Longform

Meth Madness

The voice wafting over the airwaves is identified only as Jen, 15.

In the flat tone of someone who's seen it all and hated every minute, Jen describes first using crystal meth as an 11-year-old.

Later, while using, Jen got raped, but she didn't report it, didn't even seem to care. After all, her rapist provided her with more drugs.

"That's when I started selling my body for meth," Jen says. "I don't know anyone who's quit using meth after they tried it a couple times, or just once."

It's a theme that's repeated, again and again, in the radio and television advertisements from the Montana Meth Project. Don't do it once, or you'll get hooked.

Each ad's tag line drives the point home: "Meth: Not even once."

The $5.5 million campaign, developed and funded privately by a software billionaire, launched in Montana last fall. It's been hailed by media across the nation as a brilliant and bold solution to the nation's meth problem -- in the words of journalists from New York to Missoula, a "shockingly graphic," "powerful" set of words and images that's virtually saturated Montana's airwaves and which is sure to show big results.

Arizona's leaders, who have been struggling with this state's own meth problem, couldn't help but notice. And now a team led by Arizona Attorney General Terry Goddard and Maricopa County Supervisor Don Stapley wants to use an estimated $5.7 million in government funds to run the Montana advertisements here.

Three Arizona officials, including Stapley, flew to Montana last week to meet with the project's leaders. While the money hasn't yet been appropriated, the deal seems ready to close almost solely on its own adrenaline.

"I just don't think we have time to waste," Goddard told the Arizona Republic in a story published April 17.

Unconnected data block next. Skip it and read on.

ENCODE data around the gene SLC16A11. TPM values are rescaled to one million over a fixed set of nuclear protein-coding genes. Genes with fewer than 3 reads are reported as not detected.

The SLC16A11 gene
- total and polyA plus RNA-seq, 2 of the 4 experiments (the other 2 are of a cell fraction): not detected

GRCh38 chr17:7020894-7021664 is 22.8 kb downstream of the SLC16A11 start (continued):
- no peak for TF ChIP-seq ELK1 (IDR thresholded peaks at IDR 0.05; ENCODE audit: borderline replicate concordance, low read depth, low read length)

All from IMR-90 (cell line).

But once again, it seems as if local leaders are grasping desperately at a solution to the meth epidemic that may sound great, but doesn't actually hold up under scrutiny.

Last year it was the idea that restricting sales of cold medicine will dry up the state's meth problem. Similar laws have now been passed in 28 Arizona cities; there's no evidence that use has declined ("The New Meth," March 30).

And while prevention is, indeed, an important piece of any serious strategy to deal with meth use, seizing onto the Montana project is the latest example of expecting an easy solution for a complex problem.

At the time when Goddard made his remarks to the Republic last week, the Montana Meth Project had yet to release any serious statistical analysis.

But now the data is out. And the state senator who first made contact with staffers at the Montana project, John Huppenthal, R-Chandler, is now expressing serious doubts about a number of the ads and their focus.

There's good reason for that. The Montana Meth Project's own survey, released for the first time April 19, hardly paints a glowing picture of success.

Instead, the survey indicates that, after the ads blanketed the airwaves in Montana for seven months -- at a cost of millions of dollars -- Montana teens are actually less likely to associate trying meth with "great" or "moderate" risk. The same teens were also less likely to associate those risk levels with regular use.

Some specifics: Before the ads ran, 96 percent of Montana teens 12 to 17 thought there was "great or moderate" risk associated with regular meth use.

After seven months of seeing the ads, however, only 91 percent thought the risk level was that high. And a full 8 percent reported that there was "no risk" to regular meth use -- an increase of 5 percent from the pre-campaign number.

Both changes, according to the researchers hired by the Montana Meth Project, are statistically significant.

That doesn't surprise Richard Rawson. As associate director of the UCLA Integrated Substance Abuse Programs, he's been studying meth addiction for years. He's also the point man on meth for the National Institute of Drug Addiction, part of the National Institutes of Health.

To him, the problem is the very core of the campaign: the idea that if, like 11-year-old Jen, you try meth once, you're going to get hooked.

The ads are a "classic example," Rawson says, of the Reefer Madness-style anti-drug ads that tend to backfire on savvy teens.

By the time they're 14 or 15, some of them surely know someone who's tried meth once. And maybe those kids aren't hooked. Maybe they seem just fine.

The viewers' own personal experience may convince them that the ads are gross exaggerations, Rawson says. And at that point, the very real message that should be getting through -- that using meth is apt to destroy your life -- is lost.

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Sarah Fenske
Contact: Sarah Fenske